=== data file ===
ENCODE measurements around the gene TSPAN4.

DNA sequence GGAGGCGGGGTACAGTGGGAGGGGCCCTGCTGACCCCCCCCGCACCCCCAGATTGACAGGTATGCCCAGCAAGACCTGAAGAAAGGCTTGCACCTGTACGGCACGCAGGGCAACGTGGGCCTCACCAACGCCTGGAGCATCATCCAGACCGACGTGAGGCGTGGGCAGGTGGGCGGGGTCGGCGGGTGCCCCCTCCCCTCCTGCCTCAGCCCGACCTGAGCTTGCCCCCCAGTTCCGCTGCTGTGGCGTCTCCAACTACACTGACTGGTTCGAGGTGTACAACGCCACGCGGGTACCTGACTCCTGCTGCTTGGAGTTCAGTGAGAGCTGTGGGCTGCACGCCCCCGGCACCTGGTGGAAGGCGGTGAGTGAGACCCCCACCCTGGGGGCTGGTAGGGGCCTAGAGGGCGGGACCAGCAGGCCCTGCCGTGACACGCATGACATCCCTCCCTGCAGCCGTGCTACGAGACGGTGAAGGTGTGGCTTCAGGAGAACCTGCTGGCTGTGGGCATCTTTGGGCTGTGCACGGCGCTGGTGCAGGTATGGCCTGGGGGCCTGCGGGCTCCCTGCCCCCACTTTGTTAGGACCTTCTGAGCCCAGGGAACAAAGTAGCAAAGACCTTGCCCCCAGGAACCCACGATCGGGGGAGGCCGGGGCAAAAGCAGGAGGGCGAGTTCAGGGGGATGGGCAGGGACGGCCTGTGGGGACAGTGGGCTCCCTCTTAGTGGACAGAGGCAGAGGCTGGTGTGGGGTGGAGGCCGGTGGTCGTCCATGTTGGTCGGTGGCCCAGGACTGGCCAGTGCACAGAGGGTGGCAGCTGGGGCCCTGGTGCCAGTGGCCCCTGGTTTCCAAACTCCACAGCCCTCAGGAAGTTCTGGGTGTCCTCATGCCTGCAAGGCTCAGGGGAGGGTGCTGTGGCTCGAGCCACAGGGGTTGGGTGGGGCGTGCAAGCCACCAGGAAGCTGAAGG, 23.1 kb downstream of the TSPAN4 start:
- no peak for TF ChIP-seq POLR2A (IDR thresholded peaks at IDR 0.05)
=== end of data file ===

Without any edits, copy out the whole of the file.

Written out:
ENCODE measurements around the gene TSPAN4.

DNA sequence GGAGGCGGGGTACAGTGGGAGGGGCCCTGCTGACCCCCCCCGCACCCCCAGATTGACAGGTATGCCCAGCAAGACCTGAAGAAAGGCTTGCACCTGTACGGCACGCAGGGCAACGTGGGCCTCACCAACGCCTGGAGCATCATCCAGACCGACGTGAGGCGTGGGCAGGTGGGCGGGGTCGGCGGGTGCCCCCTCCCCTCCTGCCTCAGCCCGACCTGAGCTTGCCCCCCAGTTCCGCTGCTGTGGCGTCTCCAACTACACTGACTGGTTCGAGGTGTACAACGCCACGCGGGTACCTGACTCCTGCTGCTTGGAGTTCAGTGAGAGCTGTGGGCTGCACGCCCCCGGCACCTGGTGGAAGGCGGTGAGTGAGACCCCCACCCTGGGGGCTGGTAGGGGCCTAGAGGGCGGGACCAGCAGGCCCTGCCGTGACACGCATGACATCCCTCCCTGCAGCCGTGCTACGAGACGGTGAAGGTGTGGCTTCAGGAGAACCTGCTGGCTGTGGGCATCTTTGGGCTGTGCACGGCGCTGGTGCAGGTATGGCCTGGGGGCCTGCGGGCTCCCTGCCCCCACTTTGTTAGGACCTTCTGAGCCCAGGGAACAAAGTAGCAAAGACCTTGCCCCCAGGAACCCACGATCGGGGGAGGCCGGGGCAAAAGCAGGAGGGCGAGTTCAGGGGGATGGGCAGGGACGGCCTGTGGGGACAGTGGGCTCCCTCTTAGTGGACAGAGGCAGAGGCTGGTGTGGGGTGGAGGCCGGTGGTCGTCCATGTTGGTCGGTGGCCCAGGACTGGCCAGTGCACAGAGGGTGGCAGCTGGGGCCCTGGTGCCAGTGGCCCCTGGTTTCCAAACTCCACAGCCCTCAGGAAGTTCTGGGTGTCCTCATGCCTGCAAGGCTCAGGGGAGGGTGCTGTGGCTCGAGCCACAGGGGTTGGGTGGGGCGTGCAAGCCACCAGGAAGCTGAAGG, 23.1 kb downstream of the TSPAN4 start:
- no peak for TF ChIP-seq POLR2A (IDR thresholded peaks at IDR 0.05)